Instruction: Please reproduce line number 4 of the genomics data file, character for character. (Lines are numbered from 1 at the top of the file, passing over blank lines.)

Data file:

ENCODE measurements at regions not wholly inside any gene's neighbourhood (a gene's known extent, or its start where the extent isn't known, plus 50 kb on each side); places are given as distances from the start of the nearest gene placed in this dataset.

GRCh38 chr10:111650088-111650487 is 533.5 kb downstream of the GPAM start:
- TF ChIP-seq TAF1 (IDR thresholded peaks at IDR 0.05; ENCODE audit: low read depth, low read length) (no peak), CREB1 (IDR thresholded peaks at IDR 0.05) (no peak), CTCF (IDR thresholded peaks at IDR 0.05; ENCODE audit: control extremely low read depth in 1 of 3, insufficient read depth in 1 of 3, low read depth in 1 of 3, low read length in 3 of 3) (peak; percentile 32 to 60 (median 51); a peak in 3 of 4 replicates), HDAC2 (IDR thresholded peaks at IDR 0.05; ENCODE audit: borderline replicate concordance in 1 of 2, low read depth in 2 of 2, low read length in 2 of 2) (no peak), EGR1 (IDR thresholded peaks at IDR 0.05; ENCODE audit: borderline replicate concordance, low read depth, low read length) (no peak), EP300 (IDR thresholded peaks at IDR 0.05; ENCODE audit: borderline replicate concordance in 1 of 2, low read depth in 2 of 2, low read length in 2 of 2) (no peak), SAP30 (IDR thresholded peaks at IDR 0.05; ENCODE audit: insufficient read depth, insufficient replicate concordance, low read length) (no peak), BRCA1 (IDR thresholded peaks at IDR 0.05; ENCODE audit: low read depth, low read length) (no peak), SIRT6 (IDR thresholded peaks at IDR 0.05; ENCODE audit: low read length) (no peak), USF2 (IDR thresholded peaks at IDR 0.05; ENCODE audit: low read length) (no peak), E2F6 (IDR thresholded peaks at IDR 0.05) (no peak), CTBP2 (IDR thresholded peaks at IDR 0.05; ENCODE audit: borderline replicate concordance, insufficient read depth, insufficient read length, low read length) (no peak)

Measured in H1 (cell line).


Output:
Measured in H1 (cell line).